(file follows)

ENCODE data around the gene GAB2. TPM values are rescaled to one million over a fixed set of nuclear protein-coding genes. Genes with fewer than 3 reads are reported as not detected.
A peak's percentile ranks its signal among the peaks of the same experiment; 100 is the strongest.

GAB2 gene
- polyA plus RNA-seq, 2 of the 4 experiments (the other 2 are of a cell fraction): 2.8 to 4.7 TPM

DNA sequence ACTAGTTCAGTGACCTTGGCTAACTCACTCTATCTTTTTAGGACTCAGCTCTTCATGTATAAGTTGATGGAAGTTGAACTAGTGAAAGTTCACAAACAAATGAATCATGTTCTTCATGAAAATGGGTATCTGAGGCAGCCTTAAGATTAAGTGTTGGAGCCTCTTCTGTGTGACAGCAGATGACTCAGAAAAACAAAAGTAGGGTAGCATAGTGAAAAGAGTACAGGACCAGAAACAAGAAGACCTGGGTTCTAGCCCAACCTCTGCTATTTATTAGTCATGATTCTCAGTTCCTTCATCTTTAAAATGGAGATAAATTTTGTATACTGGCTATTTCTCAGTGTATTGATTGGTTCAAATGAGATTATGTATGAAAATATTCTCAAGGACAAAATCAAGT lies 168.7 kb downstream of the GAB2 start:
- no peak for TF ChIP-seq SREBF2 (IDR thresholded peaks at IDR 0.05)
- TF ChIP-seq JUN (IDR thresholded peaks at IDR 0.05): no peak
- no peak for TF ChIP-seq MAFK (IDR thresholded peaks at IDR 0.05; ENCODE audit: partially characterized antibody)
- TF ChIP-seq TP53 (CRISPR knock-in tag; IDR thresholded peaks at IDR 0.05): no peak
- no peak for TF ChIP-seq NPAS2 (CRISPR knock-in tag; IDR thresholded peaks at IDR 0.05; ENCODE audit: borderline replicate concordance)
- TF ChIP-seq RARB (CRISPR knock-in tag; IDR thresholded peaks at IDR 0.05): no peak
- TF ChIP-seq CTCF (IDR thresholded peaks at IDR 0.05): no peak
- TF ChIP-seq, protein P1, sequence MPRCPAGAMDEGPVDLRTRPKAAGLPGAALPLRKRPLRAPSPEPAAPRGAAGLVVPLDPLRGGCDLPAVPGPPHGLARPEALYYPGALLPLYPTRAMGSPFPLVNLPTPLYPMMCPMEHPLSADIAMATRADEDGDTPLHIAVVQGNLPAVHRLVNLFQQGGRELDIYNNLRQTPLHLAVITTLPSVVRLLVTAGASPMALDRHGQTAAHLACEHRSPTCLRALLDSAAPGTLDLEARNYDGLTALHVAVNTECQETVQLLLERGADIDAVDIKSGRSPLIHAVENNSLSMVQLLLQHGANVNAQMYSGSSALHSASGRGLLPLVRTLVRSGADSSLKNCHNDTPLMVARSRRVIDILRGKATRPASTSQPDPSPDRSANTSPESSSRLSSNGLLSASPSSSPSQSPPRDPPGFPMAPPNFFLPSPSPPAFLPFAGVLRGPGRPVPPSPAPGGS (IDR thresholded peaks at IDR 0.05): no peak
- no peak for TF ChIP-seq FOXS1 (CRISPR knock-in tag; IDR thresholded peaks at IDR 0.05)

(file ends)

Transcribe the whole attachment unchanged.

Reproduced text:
ENCODE data around the gene GAB2. TPM values are rescaled to one million over a fixed set of nuclear protein-coding genes. Genes with fewer than 3 reads are reported as not detected.
A peak's percentile ranks its signal among the peaks of the same experiment; 100 is the strongest.

GAB2 gene
- polyA plus RNA-seq, 2 of the 4 experiments (the other 2 are of a cell fraction): 2.8 to 4.7 TPM

DNA sequence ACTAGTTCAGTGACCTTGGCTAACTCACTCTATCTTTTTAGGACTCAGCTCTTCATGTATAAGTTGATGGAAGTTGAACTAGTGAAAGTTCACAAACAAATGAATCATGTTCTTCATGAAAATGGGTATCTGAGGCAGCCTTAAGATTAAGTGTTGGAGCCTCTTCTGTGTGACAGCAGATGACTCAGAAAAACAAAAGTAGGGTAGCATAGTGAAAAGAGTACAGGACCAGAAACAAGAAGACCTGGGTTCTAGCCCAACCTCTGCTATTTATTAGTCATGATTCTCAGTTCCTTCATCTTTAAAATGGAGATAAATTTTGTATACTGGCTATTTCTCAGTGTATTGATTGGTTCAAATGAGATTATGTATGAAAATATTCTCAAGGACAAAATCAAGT lies 168.7 kb downstream of the GAB2 start:
- no peak for TF ChIP-seq SREBF2 (IDR thresholded peaks at IDR 0.05)
- TF ChIP-seq JUN (IDR thresholded peaks at IDR 0.05): no peak
- no peak for TF ChIP-seq MAFK (IDR thresholded peaks at IDR 0.05; ENCODE audit: partially characterized antibody)
- TF ChIP-seq TP53 (CRISPR knock-in tag; IDR thresholded peaks at IDR 0.05): no peak
- no peak for TF ChIP-seq NPAS2 (CRISPR knock-in tag; IDR thresholded peaks at IDR 0.05; ENCODE audit: borderline replicate concordance)
- TF ChIP-seq RARB (CRISPR knock-in tag; IDR thresholded peaks at IDR 0.05): no peak
- TF ChIP-seq CTCF (IDR thresholded peaks at IDR 0.05): no peak
- TF ChIP-seq, protein P1, sequence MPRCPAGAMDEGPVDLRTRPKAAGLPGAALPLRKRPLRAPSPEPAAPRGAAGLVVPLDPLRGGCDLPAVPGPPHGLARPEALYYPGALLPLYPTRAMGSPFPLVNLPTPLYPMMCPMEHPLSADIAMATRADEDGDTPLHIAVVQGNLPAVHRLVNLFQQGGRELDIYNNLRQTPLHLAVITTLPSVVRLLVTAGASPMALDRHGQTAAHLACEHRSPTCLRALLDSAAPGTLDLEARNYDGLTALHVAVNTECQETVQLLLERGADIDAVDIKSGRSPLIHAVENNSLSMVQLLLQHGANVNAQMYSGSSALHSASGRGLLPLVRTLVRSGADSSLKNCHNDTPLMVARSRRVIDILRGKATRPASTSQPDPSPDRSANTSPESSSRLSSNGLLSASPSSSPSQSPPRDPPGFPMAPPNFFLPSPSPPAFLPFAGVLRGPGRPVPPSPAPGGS (IDR thresholded peaks at IDR 0.05): no peak
- no peak for TF ChIP-seq FOXS1 (CRISPR knock-in tag; IDR thresholded peaks at IDR 0.05)